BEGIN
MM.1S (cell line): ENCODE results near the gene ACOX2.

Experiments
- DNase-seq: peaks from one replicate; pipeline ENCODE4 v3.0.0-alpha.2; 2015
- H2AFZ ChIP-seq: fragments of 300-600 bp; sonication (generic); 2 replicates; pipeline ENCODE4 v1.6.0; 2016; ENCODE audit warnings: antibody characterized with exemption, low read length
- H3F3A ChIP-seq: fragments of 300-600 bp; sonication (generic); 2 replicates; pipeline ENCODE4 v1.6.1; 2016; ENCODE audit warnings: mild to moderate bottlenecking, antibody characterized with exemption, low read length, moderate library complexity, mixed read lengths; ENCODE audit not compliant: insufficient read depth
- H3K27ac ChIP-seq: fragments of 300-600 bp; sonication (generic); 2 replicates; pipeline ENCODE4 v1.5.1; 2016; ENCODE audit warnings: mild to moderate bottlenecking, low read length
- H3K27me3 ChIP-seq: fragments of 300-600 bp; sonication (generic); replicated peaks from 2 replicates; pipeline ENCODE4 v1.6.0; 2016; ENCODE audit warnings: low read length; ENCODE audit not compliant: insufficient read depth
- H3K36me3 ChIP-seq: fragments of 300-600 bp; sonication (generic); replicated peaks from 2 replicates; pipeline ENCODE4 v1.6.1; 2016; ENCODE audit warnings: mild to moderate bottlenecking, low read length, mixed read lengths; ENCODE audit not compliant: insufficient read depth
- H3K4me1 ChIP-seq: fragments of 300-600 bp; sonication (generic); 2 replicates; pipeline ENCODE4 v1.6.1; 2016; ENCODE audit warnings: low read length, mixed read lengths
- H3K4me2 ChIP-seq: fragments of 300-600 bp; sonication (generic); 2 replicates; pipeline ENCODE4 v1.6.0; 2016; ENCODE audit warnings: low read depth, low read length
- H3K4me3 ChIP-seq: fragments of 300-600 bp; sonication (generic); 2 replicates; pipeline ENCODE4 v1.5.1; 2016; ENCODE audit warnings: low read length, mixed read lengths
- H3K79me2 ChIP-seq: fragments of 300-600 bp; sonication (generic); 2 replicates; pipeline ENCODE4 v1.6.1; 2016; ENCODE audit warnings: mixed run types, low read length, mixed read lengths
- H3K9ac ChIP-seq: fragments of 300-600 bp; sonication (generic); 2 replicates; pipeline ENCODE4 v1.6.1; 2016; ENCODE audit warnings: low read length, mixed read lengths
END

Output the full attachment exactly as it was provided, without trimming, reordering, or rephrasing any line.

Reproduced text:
MM.1S (cell line): ENCODE results near the gene ACOX2.

Experiments
- DNase-seq: peaks from one replicate; pipeline ENCODE4 v3.0.0-alpha.2; 2015
- H2AFZ ChIP-seq: fragments of 300-600 bp; sonication (generic); 2 replicates; pipeline ENCODE4 v1.6.0; 2016; ENCODE audit warnings: antibody characterized with exemption, low read length
- H3F3A ChIP-seq: fragments of 300-600 bp; sonication (generic); 2 replicates; pipeline ENCODE4 v1.6.1; 2016; ENCODE audit warnings: mild to moderate bottlenecking, antibody characterized with exemption, low read length, moderate library complexity, mixed read lengths; ENCODE audit not compliant: insufficient read depth
- H3K27ac ChIP-seq: fragments of 300-600 bp; sonication (generic); 2 replicates; pipeline ENCODE4 v1.5.1; 2016; ENCODE audit warnings: mild to moderate bottlenecking, low read length
- H3K27me3 ChIP-seq: fragments of 300-600 bp; sonication (generic); replicated peaks from 2 replicates; pipeline ENCODE4 v1.6.0; 2016; ENCODE audit warnings: low read length; ENCODE audit not compliant: insufficient read depth
- H3K36me3 ChIP-seq: fragments of 300-600 bp; sonication (generic); replicated peaks from 2 replicates; pipeline ENCODE4 v1.6.1; 2016; ENCODE audit warnings: mild to moderate bottlenecking, low read length, mixed read lengths; ENCODE audit not compliant: insufficient read depth
- H3K4me1 ChIP-seq: fragments of 300-600 bp; sonication (generic); 2 replicates; pipeline ENCODE4 v1.6.1; 2016; ENCODE audit warnings: low read length, mixed read lengths
- H3K4me2 ChIP-seq: fragments of 300-600 bp; sonication (generic); 2 replicates; pipeline ENCODE4 v1.6.0; 2016; ENCODE audit warnings: low read depth, low read length
- H3K4me3 ChIP-seq: fragments of 300-600 bp; sonication (generic); 2 replicates; pipeline ENCODE4 v1.5.1; 2016; ENCODE audit warnings: low read length, mixed read lengths
- H3K79me2 ChIP-seq: fragments of 300-600 bp; sonication (generic); 2 replicates; pipeline ENCODE4 v1.6.1; 2016; ENCODE audit warnings: mixed run types, low read length, mixed read lengths
- H3K9ac ChIP-seq: fragments of 300-600 bp; sonication (generic); 2 replicates; pipeline ENCODE4 v1.6.1; 2016; ENCODE audit warnings: low read length, mixed read lengths